“Right Of First Refusal” The NFL Owners Love, But The Players Don’t…I Think It’s Good For The Players!

Posted: July 15, 2011 in NFL

So the big sticking point in the NFL – they’ve pretty much figured out the income and the revenue in the NFL. Owners and players are pretty close on that. We are getting now – like any negotiation, almost like a divorce, down to one or two sticking points and here’s the biggy, at least that’s what the media says, free agency. The NFL and the Owners, the teams, want something called a “right of first refusal” for up to 3 players. Up to 3 players on a team, it use to be one – called the “franchise tag” the players use to love that, but then they realized it’s not so good.

Never forget, whether it’s a divorce or any negotiation – what you think is good is not always good and year’s later…it’s not! The NFL players loved the franchise tag, where a team could take one guy and he couldn’t go anywhere. Peyton Manning, Tom Brady we’re franchise tagged, their teams told them that they couldn’t go anywhere because they had to pay them an average salary of the top 5 players at their position. So New England could tell Tom Brady “we’re not going to make you the highest paid QB, but we’ll take the 5 highest paid QB’s – what’s their average salary, for a year we’ll pay you that”. Its called being “franchise tagged” The players fought for it and they loved it…but now they hate it!

The new argument of what the owners want – and what the players say they don’t like and I honestly don’t think it’s that bad for the players. Teams want the “right of 1st refusal” for up to 3 players. Quarterback, Middle linebacker, Star Receiver etc. The owners and the teams want the ability – that if you get an amazing offer, if they [your current team] give you the same offer – so if they equal the offer, you can’t go anywhere. I honestly don’t think it’s that bad for the players – you’re not losing a penny. With the former “franchise tag” only being given to one player – you could lose money. This is because a team didn’t have to give you the best salary – and I’ll give you an example.

Say you’re a sports talk radio guy working at ESPN – if another network came to you and offered you a ton and say ESPN matches it, then you can’t go anywhere. Some of you might have a problem with that others might not. You might not have wanted to move – if people would’ve paid you, you probably would’ve stayed in your previous job before this one. In most instances, if a company can equal what you’re being paid by ESPN – people generally don’t want to move their family and athletes don’t want to move their families. I mean, there are very few NFL cities that you don’t want to live in – Green Bay is a little small, but I’d say its fine. You probably wouldn’t live there year round anyways; you rent a house and go live in Florida during the off-season.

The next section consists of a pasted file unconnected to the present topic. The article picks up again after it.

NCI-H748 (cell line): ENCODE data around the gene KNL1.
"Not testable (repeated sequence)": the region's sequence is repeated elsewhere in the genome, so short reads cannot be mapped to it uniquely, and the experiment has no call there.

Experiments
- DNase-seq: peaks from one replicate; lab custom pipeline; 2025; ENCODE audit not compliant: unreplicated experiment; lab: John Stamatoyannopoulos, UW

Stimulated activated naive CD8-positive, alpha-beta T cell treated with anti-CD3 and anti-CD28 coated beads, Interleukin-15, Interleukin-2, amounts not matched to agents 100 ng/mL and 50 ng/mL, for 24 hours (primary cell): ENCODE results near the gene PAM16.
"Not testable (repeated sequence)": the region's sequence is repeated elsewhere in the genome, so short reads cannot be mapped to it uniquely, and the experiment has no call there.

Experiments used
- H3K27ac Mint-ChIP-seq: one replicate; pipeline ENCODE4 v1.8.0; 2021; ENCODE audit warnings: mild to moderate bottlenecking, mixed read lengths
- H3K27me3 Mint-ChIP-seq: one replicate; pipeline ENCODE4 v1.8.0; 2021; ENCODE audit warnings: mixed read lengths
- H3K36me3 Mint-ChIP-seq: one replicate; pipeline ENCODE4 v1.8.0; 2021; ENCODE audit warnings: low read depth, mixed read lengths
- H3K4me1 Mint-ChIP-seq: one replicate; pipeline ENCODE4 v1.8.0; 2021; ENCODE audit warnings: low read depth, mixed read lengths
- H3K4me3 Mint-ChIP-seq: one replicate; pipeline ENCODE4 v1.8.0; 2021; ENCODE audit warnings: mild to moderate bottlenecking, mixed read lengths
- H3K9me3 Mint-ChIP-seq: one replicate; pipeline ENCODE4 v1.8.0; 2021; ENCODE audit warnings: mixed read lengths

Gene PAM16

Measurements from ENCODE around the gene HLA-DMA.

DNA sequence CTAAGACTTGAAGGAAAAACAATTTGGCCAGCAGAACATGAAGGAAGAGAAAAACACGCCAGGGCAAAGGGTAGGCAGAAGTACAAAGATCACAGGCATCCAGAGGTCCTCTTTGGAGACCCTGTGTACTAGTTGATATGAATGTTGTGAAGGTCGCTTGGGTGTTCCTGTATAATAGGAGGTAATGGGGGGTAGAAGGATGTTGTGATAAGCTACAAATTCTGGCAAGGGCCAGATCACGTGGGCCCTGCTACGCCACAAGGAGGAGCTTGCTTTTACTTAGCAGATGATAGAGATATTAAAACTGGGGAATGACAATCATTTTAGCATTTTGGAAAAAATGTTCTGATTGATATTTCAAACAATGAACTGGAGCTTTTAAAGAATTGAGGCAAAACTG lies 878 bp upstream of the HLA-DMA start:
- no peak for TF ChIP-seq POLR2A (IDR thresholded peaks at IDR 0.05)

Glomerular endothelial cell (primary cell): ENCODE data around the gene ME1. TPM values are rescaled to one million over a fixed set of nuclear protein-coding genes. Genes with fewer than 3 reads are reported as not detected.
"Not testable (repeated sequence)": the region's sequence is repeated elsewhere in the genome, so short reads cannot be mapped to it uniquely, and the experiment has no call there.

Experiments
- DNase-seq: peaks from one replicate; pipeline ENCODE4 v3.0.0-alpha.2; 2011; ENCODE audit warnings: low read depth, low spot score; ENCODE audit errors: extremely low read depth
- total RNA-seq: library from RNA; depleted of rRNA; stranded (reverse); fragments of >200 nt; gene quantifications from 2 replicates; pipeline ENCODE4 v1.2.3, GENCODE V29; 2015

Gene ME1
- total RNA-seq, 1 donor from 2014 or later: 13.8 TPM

But the new thing the players reportedly are stuck on is this 3 player thing where they’re being told that they can’t go anywhere if their team comes in and says “we’ll pay you what the other team offered”. First off all, I think the fans win because you don’t want to lose star players – that’s not good for teams, so the fans win. It’s good for owners, obviously, to be able to keep their star players and its good for the league because leagues are generally better if your star’s stay with one team. You want Tom Brady to be a Patriot forever – I mean, Favre moving around is not bad; Lebron moving around is not bad. But it’s probably better that Kobe stay in LA and doesn’t go to Memphis…generally speaking. The players – and this is why I think it’s not a terrible deal for the players…you don’t lose any money!

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Comments
  1. Mike Crack says:

    While as a fan I’d like it, I can see why the players would not. While the money is nice, some players simply want to go to a different organization. I guess what it is going back to the days of non-free agency for those select players who would be given this new tag. If this whole thing does go through, I’m guessing they’ll have to make sure there are poison pill contracts that are signed e.g. the poison pill the Vikings signed Steve Hutchinson to after the Seahawks transition tagged him (Seahawks had 7 days to match any potential contract) where if he was not the highest paid offensive lineman on his team, then his entire contract would be guaranteed. Walter Jones was arguably the best LT in the league at that time, and his contract was richer than the proposed one for Hutch. Seattle didn’t want to guarantee Hutch’s entire contract, so they didn’t match it and Hutch went to Minny.

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